|Bernd W. Mohr, Allen D. Malony||Kesavan Shanmugam|
|Department of Computer and Information Science||Convex Computer Corp.|
|University of Oregon, Eugene OR 97403, USA||Richardson, TX 75083, USA|
Abstract. Performance extrapolation is the process of evaluating the performance of a parallel program in a target execution environment using performance information obtained for the same program in a different environment. Performance extrapolation techniques are suited for rapid performance tuning of parallel programs, particularly when the target environment is unavailable. This paper describes one such technique that was developed for data-parallel C++ programs written in the pC++ language. In pC++, the programmer can distribute a collection of objects to various processors and can have methods invoked on those objects execute in parallel. Using performance extrapolation in the development of pC++ applications allows tuning decisions to be made in advance of detailed execution measurements. The pC++ language system includes , an integrated environment for analyzing and tuning the performance of pC++ programs. This paper presents speedy, a new addition to , that predicts the performance of pC++ programs on parallel machines using extrapolation techniques. Speedy applies the existing instrumentation support of to capture high-level event traces of a n-thread pC++ program run on a uniprocessor machine together with trace-driven simulation to predict the performance of the program run on a target n-processor machine. We describe how speedy works and how it is integrated into . We also show how speedy can be used to evaluate a pC++ program for a given target environment.
Keywords: performance prediction, extrapolation, object-parallel programming, trace-driven simulation, performance debugging tools, and modeling.
Ideally, an integrated program analysis environment that supports performance debugging would include a means to predict performance where only limited access (if any) to the target system is given. The environment would measure only those performance data which is necessary, and use high-level analysis to evaluate different program alternatives under different system configuration scenarios. In this manner, the environment would enable performance-driven parallel program design where algorithm choices could be considered early in the development process . The user would demand a level of detail from predicted performance analysis comparable to that provided by measurements; however, static prediction tools often cannot provide this. Similarly, the user will be frustrated if the time taken to generate predicted results is significantly greater than the time taken by measurement-based experiments, a problem often faced by simulation systems that analyze program execution at too low a level. For example, the Proteus system  and the Wisconsin Wind Tunnel  have considerably advanced the efficiency and effectiveness of dynamic prediction techniques for architectural studies, but the overhead is still too high to allow their use for rapid and interactive performance debugging.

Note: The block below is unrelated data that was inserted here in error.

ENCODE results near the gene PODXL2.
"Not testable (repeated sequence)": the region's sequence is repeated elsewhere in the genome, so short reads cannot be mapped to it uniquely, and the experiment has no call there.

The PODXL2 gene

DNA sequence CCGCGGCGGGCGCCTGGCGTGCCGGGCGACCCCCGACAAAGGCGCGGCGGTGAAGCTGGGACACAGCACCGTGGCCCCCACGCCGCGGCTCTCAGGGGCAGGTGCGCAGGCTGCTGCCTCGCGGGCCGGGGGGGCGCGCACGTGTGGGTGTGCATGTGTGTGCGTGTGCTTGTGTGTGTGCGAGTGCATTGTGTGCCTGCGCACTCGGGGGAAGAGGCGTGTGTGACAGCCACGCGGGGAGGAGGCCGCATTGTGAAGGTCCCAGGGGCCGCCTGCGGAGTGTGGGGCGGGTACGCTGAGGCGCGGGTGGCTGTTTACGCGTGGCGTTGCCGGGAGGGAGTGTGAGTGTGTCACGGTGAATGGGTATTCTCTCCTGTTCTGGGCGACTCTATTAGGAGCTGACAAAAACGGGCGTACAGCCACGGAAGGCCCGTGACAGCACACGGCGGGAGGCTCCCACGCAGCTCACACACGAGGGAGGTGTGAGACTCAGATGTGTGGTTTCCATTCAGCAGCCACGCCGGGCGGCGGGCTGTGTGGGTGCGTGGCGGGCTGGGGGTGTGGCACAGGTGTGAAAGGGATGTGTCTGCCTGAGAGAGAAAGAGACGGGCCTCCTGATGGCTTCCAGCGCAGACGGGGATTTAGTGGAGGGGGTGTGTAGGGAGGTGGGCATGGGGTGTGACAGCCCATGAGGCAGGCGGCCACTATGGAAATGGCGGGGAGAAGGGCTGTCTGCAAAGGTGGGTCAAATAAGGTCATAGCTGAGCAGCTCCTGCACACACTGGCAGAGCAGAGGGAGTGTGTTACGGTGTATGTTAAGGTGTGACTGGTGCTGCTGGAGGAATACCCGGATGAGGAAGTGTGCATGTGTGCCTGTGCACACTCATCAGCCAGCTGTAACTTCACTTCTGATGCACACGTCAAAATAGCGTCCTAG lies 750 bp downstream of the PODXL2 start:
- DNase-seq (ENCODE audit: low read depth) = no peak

In this paper, we describe a performance prediction technique that combines high-level modeling with dynamic execution simulation to facilitate rapid performance debugging. The technique is one example of a general prediction methodology called Performance Extrapolation that estimates the performance of a parallel program in a target execution environment by using the performance data obtained from running the program in a different environment. In , we demonstrated that performance extrapolation is a viable process for parallel program performance debugging that can be applied effectively in situations where standard measurement techniques are restrictive or costly. From a practical standpoint, performance extrapolation methods must address the problem of how to achieve the comparative utility and accuracy of measurement-based analysis without incurring the expense of detailed dynamic simulation, yet at the same time retaining the flexibility and robustness of model-based prediction techniques. However, there remains the problem of how performance extrapolation can be seamlessly integrated in a parallel language system, where it both leverages and complements the capabilities of the program analysis framework.
We have integrated our performance extrapolation techniques into the program analysis environment for pC++, a data-parallel C++ language system. In Section 2, we describe the pC++ language and the features of to show how the environment can easily be extended to support performance prediction of pC++ programs. The performance extrapolation approach to pC++ prediction is discussed in Section 3. In Section 4, we show how the performance extrapolation techniques have been integrated into , in the form of the speedy tool. We performed several experiments which we used to validate Speedy's results (Section 5) and to evaluate its use for program tuning (Section 6). The paper concludes with a discussion on future work.
pC++ and its runtime system have been ported to several shared and distributed memory parallel systems, validating the system's goal of portability. The ports include the KSR-1, Intel Paragon, TMC CM-5, IBM SP-1 / SP-2, Sequent Symmetry, SGI Challenge, Onyx, and PowerChallenge, Cray T3D, Meiko CS-2, Convex SPP and homogeneous clusters of UNIX workstations using PVM and MPI. pC++ also has multi-threading support for running applications in a quasi-parallel mode on UNIX workstations; supported thread systems are Awesime , Pthreads, LWP, and the AT&T task library. This enables the testing and pre-evaluation of parallel pC++ applications in a familiar desktop environment. More details about the pC++ language and runtime system can be found in [1,12].
provides a collection of tools with user-friendly graphical interfaces to help a programmer analyze the performance of pC++ programs. Elements of the graphical interface represent objects of the pC++ programming model: collections, classes, methods, and functions. These language-level objects appear in all tools. By plan, was designed and developed in concert with the pC++ language system. It leverages off pC++ language technology, especially in its use of the Sage++ toolkit  as an interface to the pC++ compiler for instrumentation and for accessing properties of program objects. is also integrated with the pC++ runtime system for profiling and tracing support. Because pC++ is intended to be portable, the tools are built to be portable as well. C++ and C are used to ensure portable and efficient implementation, and similar reasons led us to choose Tcl/Tk  for the graphical interface.